The ideologies focus on domestic roles that a woman should partake in. For example taking care of their children even if it means sacrificing valuable aspects of their life for them. Although this is shown differently in both plays, Ibsen and Wilde show a similarity in views based on the adherence to morality as well as the sacrificial nature women were conditioned into society to have. Ibsen and Wilde explore the fact of whether it is possible for a Victorian female to make sacrifices, especially regarding the well-being of their children, whilst maintaining strict adherence to morality. This would have caused great controversy to the Victorian audience as it had contradicted the very popular view of society at that time .If the women had done something which would be considered sinful, despite how justifiable their reasoning behind what they had done, would not have been valued as much compared to men.
Unlike the western culture, a woman who has participated in premarital sex is highly frowned upon. A family may lose out on having their daughter married if she is not “closed.” A girl’s virginity is very important for her ability to get married It becomes a thing of prestige, economics and family honor when it comes to female circumcision. Female mutilation is an essential part of a woman’s life to the societies that practice it, where the control of female sexuality and fertility are givens. Female circumcision reduces the uncertainty of premarital sexual activity because of its harsh procedure it prevents and discourages it all together. Even though the societies that practice circumcision can be very different, in each one the majority of females get little to no education and are simply looked upon as child bearers.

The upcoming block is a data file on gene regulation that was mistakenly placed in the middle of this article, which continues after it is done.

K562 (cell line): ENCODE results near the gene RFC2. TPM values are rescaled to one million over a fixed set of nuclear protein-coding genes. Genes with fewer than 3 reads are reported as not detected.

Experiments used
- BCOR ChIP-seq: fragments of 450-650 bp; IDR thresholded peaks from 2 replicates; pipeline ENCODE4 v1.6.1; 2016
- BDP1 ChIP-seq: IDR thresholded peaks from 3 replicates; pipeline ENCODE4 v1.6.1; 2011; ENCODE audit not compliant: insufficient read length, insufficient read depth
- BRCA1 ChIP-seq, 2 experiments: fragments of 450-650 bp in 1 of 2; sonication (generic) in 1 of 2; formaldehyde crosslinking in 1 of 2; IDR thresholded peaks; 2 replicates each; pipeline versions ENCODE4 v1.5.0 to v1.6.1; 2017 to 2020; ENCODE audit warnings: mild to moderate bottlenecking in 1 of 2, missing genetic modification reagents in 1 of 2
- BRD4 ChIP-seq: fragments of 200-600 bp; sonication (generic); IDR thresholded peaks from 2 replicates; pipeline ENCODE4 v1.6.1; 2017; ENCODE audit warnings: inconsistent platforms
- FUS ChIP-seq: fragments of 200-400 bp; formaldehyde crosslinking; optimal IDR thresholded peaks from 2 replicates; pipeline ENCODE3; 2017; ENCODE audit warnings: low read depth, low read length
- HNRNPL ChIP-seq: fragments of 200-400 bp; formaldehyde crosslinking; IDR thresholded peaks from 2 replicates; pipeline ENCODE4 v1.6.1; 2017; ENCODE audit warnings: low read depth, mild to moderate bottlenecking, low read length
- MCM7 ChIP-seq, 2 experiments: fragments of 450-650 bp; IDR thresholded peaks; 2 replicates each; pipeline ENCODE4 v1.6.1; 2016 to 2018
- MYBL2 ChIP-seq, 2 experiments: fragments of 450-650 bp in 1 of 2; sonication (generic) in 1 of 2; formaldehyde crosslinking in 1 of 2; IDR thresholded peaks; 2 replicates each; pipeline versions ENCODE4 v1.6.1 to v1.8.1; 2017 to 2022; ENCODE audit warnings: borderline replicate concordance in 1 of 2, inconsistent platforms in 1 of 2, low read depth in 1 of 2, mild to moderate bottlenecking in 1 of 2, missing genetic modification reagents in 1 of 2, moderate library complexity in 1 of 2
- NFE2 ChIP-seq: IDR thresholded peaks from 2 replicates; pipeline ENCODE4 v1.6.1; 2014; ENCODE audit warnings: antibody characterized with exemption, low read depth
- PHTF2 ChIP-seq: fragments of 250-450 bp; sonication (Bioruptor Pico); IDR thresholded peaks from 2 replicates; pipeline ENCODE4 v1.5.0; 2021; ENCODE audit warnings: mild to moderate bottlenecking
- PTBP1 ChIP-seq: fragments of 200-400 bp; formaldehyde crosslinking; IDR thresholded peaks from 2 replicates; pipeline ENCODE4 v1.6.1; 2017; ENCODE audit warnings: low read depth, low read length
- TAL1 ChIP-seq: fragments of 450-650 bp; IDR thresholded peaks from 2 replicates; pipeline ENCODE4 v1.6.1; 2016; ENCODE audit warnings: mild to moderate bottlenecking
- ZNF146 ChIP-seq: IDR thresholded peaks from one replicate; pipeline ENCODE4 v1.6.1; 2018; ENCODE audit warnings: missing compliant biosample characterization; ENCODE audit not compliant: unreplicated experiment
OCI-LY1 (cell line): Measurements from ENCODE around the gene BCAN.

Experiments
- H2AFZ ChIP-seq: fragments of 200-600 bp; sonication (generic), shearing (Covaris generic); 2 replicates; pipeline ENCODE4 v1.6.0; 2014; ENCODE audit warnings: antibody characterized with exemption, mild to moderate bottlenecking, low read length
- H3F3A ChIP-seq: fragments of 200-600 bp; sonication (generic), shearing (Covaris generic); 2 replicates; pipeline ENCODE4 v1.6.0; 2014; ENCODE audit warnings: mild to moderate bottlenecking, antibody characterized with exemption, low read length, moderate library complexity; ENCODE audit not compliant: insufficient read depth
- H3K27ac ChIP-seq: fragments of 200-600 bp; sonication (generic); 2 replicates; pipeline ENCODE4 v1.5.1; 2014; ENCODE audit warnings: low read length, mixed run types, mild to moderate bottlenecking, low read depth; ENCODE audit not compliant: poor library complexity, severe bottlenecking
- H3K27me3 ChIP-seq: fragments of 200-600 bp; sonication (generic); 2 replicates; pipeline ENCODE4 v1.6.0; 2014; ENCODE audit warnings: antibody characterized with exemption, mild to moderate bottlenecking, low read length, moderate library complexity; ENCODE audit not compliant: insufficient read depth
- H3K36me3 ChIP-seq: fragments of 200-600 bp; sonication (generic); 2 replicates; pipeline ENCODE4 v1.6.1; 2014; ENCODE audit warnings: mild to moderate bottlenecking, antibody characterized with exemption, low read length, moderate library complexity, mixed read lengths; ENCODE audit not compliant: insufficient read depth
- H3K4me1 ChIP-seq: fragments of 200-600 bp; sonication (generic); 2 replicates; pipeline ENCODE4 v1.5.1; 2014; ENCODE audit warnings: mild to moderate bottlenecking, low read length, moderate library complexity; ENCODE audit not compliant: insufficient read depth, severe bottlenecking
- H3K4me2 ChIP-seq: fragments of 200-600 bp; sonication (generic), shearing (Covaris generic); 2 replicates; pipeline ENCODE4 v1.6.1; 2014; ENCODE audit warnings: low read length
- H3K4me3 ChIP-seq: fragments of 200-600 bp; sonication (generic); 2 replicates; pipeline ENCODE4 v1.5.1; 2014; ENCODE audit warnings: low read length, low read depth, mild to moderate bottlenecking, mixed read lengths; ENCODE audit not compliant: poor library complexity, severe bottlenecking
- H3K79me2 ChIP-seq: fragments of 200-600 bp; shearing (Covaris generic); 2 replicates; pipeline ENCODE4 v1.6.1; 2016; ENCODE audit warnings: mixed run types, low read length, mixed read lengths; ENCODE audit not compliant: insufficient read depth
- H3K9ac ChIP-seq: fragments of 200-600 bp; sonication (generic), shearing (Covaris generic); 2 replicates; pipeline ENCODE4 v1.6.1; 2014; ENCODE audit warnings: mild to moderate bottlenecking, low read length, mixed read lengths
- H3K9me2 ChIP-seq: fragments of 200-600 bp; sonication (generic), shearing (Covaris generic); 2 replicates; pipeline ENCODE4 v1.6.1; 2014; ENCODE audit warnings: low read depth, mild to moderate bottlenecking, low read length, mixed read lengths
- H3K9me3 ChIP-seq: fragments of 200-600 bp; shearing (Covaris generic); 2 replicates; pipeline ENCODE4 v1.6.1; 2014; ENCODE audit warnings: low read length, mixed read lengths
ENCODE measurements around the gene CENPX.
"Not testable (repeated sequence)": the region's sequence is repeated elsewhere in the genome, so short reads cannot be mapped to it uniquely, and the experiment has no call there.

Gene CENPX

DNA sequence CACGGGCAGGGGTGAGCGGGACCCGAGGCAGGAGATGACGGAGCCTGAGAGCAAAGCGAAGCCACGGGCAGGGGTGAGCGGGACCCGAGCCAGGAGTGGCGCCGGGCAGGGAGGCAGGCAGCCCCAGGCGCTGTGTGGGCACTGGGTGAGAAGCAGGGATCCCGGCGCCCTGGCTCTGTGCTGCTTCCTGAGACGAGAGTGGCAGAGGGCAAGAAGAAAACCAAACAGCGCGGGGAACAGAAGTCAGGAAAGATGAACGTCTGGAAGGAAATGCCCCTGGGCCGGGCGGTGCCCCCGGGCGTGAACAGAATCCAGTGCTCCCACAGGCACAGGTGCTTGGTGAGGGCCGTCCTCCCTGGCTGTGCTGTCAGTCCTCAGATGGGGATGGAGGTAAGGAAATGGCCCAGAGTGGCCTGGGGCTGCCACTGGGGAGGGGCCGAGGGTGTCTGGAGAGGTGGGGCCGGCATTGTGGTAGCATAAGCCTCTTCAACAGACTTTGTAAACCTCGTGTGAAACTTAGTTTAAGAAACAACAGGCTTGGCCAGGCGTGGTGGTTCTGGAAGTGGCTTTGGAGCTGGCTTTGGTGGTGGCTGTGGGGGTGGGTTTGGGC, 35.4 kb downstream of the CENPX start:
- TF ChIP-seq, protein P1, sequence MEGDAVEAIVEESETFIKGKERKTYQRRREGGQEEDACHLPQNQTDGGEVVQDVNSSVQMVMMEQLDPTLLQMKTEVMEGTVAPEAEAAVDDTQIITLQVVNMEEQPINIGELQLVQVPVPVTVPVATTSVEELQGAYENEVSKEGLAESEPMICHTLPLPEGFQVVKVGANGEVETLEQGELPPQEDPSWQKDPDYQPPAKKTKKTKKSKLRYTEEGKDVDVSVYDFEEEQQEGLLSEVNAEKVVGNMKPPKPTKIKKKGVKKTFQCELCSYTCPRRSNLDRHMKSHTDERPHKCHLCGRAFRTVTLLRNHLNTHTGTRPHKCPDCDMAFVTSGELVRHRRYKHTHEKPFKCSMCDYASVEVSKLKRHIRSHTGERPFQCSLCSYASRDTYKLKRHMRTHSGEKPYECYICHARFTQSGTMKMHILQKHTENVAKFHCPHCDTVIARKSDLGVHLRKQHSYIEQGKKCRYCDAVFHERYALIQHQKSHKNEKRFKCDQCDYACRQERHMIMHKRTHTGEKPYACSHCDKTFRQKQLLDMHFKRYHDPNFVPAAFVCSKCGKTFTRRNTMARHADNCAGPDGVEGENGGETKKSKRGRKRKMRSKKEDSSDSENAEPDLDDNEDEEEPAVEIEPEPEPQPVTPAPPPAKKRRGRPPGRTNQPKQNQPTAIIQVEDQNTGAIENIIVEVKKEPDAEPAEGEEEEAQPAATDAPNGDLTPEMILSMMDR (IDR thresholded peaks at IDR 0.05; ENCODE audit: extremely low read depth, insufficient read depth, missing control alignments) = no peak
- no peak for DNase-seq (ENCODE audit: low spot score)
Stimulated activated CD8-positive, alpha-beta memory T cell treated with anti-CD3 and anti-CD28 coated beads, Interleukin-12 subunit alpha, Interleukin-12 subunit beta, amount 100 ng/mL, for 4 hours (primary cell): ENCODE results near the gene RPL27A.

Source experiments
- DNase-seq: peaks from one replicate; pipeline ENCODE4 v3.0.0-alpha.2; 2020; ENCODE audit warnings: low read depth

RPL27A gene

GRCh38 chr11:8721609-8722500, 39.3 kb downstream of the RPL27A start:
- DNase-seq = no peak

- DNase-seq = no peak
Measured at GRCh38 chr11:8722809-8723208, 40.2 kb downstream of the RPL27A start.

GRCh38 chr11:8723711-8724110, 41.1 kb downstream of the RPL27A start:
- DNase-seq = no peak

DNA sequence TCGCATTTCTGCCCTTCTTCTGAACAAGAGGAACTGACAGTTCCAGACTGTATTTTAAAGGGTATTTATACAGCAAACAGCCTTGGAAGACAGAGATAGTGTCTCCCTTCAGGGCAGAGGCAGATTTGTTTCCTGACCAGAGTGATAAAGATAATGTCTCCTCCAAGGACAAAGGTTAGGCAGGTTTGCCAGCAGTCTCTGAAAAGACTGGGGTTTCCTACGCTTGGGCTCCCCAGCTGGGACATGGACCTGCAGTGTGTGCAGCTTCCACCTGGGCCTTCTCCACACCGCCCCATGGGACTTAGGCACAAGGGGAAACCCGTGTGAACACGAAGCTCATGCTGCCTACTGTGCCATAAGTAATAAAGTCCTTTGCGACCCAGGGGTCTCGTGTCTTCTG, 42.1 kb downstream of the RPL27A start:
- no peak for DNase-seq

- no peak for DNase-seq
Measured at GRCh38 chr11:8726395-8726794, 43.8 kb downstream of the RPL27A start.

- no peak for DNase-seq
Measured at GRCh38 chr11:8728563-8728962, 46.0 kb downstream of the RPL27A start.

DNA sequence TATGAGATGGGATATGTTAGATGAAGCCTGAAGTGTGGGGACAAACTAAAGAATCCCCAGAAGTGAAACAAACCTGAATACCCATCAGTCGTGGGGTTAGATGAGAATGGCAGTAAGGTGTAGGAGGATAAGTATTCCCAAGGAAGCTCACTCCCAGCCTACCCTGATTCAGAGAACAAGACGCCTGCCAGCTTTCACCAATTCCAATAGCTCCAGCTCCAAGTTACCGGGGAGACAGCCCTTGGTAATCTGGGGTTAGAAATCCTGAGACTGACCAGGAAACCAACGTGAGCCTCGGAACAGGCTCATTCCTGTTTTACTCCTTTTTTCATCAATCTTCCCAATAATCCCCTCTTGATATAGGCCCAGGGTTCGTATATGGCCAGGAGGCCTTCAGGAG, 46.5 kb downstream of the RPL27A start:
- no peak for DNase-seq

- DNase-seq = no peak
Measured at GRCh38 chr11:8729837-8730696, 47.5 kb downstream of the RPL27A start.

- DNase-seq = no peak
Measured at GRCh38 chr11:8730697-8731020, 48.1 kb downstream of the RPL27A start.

For example, turning down Mr. Collins may demonstrateher as a no-brainer woman among the society at that time. But by rejecting him, this suggests that Elizabeth places her own judgment over social pressures to comfort. In spite of the fact that she has been forced to get married with Mr. Collins by her mother, she persists to her strong position of rejecting his proposal. Plus, although Lady Catherine tries to strong-arm her into rejecting any proposal from Mr. Darcy, Elizabeth gets angry and asks her to get away. Hence, it can be noticed how Austen stresses on the empowerment of women through Elizabeth’s
Although critics disagree on how the vastly different gender perceptions within the play are used to portray the theme of women’s power within law and justice, all of their arguments tie back to the fact that the women in the story act as a surrogate for the female society of that time, showing them that they have more power than they realize. Phyllis Mael asserts in "Trifles: The Path to Sisterhood," that the evolution of the women's relationships from acquaintance to co-conspirators illustrates the female psyche. Mael says the she feels the play's "moral dilemma" stresses the inherent differences between male theoretical sense of morality and female sensitive ethical sense which includes "moral problems as problems of responsibility in relationship" (Mael, 282-83). Although the women draw closer to solving the crime as the men, using "abstract rules and rights," make comments that "trivialize the domestic sphere," ethical agreement comes only after Mrs. Peters moves from "acquiescence to patriarchal law" to
Even just classifying these men like this is kinda crazy. She launches her argument against those who might claim that a once-widowed woman ought to become a nun. The Wife's argument moves on to be a defense of marriage, period. She insists that though those who choose to marry might not be as spiritually perfect as people who remain chaste all their lives, they are still fulfilling God's commandments. The major feature of marriage, for the Wife, is the marriage debt, or sex, which seems to be why she's so strongly in favor of marriage.